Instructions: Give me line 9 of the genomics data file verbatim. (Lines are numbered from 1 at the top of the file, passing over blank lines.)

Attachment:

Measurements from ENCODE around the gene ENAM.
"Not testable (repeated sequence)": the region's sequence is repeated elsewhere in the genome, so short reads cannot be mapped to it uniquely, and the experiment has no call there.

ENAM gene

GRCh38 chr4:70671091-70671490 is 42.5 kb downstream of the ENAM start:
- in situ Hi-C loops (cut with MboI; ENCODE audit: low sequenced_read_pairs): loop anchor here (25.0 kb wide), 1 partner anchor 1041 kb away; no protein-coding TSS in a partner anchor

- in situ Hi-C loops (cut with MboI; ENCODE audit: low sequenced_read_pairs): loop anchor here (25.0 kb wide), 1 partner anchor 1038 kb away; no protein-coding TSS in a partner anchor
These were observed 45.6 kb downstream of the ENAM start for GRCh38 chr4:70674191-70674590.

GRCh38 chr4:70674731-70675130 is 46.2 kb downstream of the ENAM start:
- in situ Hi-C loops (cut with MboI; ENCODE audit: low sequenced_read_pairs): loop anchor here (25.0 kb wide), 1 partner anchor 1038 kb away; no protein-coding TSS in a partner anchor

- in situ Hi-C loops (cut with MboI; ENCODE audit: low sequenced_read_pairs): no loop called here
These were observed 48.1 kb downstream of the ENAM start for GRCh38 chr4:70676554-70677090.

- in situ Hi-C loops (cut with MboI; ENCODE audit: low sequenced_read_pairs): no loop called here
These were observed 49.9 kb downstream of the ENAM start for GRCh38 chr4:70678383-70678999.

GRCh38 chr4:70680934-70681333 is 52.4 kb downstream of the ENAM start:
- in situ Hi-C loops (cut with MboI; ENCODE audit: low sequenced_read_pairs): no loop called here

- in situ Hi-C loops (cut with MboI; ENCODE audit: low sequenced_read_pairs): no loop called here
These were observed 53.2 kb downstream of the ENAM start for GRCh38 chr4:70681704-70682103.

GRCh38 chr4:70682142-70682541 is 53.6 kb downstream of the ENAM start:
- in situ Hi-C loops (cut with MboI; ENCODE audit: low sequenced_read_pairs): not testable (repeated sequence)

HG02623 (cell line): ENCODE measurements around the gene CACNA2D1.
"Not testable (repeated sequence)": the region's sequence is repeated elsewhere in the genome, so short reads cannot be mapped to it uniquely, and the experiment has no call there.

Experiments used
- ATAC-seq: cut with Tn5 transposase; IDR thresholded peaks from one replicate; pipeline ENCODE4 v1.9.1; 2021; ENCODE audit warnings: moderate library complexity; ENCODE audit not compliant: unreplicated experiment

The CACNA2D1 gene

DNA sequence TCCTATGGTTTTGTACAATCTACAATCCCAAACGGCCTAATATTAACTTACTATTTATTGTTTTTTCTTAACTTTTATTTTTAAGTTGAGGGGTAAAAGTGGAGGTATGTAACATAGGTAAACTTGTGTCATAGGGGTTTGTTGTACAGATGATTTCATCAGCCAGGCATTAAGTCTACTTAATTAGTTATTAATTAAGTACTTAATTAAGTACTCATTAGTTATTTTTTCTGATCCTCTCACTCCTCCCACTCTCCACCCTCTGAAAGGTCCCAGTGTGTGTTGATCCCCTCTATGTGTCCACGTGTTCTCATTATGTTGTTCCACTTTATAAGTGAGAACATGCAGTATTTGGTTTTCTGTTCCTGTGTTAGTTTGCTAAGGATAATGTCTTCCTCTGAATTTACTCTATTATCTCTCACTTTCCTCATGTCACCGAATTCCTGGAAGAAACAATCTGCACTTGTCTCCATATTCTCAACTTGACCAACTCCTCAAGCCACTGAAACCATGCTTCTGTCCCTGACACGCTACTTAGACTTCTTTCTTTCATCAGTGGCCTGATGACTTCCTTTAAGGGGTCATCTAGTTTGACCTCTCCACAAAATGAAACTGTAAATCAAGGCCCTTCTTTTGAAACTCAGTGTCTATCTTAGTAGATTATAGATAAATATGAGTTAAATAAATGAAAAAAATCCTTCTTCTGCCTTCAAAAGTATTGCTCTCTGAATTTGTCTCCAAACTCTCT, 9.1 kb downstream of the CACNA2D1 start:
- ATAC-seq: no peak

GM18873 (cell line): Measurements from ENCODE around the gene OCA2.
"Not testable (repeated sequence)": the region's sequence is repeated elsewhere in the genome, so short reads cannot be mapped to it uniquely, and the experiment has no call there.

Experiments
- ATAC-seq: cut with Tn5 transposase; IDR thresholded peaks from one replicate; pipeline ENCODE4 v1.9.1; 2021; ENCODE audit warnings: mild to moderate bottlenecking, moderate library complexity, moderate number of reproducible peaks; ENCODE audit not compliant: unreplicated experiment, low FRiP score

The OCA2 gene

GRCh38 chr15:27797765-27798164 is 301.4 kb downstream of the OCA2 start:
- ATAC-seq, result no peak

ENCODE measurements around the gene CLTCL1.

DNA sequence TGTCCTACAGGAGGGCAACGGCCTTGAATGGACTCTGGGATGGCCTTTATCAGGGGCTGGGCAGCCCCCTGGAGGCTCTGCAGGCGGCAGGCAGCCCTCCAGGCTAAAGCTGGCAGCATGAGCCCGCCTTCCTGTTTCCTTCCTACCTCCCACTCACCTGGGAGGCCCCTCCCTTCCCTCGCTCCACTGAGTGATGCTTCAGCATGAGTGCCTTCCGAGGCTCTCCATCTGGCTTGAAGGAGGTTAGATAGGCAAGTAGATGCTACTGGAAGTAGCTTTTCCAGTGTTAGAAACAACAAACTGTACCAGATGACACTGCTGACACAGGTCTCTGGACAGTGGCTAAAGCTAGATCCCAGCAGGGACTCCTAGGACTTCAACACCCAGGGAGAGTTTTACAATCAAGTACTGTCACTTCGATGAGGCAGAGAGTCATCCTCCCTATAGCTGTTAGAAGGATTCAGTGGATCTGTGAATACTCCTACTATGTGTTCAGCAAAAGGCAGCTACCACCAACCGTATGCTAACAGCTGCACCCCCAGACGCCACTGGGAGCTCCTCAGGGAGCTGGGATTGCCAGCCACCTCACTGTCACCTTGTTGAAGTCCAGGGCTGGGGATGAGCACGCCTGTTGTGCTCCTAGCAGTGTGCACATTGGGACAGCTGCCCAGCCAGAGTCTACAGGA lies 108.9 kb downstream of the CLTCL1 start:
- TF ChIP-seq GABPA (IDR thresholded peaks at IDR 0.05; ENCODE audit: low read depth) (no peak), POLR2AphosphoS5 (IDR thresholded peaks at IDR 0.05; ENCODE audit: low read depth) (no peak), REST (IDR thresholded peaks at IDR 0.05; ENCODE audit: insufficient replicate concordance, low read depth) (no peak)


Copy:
- in situ Hi-C loops (cut with MboI; ENCODE audit: low sequenced_read_pairs): loop anchor here (25.0 kb wide), 1 partner anchor 1038 kb away; no protein-coding TSS in a partner anchor